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Thursday, 29 December 2016

CAMEL- the Campaign for More Editing in Literature


Do poorly produced books give you the hump? Join CAMEL- the Campaign for More Editing in Literature. Launched today, CAMEL seeks to rid a tortured humanity of the phenomenon of the over-hyped, under-edited bestseller riddled with short-comings.

How often have you had this experience…

You stand in a bookshop, desperate for something decent to read. Arrayed on a table is a collection of the bookseller’s latest offerings, the pick, one assumes, of the current literary crop. No matter which you choose, its blurb describes in golden phrases the book it adorns. You trust the words on the cover. Clutching your selection you walk to the checkout, an addict needing a fix. Money is passed: the book is yours. You take your seat on your crowded train. Ignoring your sullen fellow- passengers you retreat into your private world of literary appreciation, turning the pristine pages of your purchase. And then, they hit you- breaking through your willingly suspended disbelief come the cliché, the pleonasm, the syntactical gaffe, the gratuitously invented irrelevant detail, the misplaced exposition, the inept inapt simile, the indistinguishable characters, pronoun confusion, pedestrian prose, and every other type of verbal pestilence. Confused, you turn to the back cover. Yes, it did proclaim ‘a startling literary talent’, ‘hugely accomplished’, and half-a-dozen other accolades, all of them, as you now realize, entirely misleading.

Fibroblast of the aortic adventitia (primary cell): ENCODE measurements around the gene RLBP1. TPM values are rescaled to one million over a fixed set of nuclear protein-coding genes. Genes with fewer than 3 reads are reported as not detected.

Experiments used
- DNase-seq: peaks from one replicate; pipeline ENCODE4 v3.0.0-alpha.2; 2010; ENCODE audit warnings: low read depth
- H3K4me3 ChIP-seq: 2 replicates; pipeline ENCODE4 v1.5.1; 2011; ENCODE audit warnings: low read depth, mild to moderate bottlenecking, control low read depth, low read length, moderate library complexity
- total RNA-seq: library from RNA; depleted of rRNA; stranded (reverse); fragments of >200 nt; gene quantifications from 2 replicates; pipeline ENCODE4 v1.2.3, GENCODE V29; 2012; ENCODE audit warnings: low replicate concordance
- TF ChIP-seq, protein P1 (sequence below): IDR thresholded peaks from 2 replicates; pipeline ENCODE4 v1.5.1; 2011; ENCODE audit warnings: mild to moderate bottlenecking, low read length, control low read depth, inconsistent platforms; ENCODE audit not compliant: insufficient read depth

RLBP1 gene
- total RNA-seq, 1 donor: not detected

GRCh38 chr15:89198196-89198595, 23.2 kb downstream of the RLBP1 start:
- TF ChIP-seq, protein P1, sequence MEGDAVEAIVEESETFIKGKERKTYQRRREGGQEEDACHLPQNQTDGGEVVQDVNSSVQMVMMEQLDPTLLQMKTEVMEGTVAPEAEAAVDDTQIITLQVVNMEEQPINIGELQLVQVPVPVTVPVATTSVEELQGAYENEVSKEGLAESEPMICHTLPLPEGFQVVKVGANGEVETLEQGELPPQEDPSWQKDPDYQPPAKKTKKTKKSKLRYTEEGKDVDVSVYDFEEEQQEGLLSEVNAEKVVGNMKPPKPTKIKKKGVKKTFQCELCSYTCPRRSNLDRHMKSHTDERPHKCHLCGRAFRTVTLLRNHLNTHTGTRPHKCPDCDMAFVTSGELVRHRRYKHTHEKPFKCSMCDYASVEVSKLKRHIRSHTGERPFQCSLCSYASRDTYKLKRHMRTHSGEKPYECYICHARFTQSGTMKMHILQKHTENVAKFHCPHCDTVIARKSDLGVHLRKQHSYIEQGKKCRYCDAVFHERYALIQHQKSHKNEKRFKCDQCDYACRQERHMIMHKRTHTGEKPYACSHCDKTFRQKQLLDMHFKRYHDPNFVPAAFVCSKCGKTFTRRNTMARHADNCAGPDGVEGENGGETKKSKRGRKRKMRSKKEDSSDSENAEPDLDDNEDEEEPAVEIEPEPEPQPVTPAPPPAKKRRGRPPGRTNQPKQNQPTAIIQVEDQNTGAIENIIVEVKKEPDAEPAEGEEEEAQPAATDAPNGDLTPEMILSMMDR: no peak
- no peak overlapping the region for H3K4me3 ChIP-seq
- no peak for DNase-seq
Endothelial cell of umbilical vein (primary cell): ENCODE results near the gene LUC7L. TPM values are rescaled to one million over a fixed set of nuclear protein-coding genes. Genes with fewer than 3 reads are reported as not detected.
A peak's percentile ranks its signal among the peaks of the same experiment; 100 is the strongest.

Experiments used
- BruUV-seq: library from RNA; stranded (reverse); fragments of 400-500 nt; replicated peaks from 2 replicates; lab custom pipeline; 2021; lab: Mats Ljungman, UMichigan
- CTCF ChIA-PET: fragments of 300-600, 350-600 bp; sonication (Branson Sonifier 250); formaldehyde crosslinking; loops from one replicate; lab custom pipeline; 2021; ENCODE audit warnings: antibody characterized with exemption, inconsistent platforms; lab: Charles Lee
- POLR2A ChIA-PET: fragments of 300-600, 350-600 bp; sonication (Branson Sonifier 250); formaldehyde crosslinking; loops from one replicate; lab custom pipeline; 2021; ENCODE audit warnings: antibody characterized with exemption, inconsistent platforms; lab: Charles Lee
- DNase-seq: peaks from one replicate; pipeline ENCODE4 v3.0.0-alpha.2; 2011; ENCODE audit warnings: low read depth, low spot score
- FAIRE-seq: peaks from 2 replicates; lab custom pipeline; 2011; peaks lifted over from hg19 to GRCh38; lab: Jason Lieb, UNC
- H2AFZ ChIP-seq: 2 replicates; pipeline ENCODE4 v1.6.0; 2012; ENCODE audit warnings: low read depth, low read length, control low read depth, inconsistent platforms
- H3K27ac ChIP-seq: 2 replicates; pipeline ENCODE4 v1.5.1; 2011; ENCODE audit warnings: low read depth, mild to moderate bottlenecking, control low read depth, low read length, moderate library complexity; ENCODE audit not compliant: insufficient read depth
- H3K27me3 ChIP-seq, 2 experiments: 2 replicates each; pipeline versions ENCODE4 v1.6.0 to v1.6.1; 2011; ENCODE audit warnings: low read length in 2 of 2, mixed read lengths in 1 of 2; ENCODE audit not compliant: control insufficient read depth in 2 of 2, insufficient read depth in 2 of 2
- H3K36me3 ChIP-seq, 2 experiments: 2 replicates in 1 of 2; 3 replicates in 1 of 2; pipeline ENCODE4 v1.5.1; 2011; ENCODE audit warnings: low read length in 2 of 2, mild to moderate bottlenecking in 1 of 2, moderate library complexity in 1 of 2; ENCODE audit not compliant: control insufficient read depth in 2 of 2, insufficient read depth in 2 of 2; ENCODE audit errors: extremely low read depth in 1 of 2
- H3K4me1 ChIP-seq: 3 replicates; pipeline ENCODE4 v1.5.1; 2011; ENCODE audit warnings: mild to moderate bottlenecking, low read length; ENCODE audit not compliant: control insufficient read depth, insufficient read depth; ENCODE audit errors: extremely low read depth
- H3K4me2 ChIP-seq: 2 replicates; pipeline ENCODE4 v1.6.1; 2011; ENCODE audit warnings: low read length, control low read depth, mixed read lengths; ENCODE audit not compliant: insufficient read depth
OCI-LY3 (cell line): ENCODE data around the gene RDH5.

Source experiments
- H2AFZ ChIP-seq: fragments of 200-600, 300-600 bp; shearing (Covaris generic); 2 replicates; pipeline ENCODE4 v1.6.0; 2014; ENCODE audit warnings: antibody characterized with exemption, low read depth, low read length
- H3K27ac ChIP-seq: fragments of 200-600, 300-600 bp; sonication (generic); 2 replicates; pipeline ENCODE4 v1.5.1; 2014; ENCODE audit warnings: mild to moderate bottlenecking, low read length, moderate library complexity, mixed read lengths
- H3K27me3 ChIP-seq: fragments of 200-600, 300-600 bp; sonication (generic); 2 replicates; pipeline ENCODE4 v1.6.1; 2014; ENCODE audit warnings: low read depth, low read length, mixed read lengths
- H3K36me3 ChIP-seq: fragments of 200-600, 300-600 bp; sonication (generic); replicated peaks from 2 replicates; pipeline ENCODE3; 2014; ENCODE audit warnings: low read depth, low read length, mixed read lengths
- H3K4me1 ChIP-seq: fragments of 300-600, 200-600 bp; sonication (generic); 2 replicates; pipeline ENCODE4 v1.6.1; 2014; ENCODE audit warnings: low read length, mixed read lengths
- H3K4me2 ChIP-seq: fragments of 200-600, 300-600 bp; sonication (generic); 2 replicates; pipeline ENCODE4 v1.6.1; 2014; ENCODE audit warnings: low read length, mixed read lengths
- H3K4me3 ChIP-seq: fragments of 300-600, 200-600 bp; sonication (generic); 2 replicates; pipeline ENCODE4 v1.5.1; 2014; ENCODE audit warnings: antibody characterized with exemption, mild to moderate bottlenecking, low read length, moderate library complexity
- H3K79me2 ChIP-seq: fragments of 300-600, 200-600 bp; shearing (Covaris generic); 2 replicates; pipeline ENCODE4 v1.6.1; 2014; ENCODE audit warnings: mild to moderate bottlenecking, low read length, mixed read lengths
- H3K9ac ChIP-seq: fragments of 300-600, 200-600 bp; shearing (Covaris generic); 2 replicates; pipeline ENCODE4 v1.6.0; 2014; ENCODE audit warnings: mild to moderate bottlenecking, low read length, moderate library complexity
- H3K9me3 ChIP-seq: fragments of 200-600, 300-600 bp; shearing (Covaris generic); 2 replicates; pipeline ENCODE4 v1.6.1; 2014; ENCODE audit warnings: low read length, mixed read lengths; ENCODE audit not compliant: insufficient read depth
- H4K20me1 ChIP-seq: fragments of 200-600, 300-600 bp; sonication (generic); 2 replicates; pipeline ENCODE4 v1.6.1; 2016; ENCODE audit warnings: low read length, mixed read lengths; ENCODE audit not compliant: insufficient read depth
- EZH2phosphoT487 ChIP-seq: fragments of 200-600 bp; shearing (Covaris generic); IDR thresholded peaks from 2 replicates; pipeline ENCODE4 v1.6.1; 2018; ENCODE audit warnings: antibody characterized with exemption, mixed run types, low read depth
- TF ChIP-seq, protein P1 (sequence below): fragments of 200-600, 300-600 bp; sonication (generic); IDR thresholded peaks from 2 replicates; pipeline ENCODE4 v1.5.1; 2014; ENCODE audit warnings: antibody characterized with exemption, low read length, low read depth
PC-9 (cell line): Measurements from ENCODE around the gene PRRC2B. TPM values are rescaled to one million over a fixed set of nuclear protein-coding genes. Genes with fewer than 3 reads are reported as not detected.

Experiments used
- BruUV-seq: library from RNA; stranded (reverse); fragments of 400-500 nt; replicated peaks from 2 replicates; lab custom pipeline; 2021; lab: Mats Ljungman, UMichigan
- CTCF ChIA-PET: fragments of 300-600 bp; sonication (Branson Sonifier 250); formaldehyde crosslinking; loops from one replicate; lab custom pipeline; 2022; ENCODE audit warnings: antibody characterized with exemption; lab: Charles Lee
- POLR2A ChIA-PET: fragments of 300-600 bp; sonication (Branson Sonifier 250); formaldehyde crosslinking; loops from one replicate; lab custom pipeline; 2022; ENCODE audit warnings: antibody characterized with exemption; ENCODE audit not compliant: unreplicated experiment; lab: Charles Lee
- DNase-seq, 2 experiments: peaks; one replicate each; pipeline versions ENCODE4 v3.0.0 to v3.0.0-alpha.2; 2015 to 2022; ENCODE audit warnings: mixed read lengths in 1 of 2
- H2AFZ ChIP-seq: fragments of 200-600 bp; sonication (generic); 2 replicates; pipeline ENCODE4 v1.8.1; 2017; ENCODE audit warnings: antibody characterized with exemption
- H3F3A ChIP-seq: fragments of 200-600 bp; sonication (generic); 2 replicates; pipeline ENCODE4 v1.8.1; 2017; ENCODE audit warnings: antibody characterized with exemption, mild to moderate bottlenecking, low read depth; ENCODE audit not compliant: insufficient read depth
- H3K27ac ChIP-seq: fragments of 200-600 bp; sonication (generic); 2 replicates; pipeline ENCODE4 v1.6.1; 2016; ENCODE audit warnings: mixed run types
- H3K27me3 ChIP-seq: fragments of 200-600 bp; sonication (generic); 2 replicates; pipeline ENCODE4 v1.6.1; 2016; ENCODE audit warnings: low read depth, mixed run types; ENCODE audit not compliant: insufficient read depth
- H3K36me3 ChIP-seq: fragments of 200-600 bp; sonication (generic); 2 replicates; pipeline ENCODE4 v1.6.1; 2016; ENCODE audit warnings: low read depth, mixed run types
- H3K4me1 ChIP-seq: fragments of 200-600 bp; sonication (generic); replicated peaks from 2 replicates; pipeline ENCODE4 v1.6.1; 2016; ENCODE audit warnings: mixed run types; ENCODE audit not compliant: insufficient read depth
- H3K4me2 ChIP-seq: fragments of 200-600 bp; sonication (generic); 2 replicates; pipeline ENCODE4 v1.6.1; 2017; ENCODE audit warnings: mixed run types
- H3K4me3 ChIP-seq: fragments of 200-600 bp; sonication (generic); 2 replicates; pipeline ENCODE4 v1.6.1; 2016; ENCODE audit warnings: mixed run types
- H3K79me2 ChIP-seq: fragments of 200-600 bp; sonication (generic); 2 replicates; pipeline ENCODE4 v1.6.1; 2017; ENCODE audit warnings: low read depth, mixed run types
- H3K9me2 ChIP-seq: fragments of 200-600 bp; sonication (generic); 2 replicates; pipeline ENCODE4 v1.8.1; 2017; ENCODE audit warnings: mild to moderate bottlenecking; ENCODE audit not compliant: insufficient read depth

Why should a betrayed reading public suffer such injustice? Don’t let the publishers get away with it. Shame them, now. Using the comment box below, give your nomination for a book deserving the full five humps.

1 comment:

  1. I nominate 'A Little Life' by Hanya Yanagihara. at least three hundred pages too long. Full of well-written but irrelevant detail. A bizarrely implausible plot. Yet the critics raved about it.Total bollocks.

    ReplyDelete

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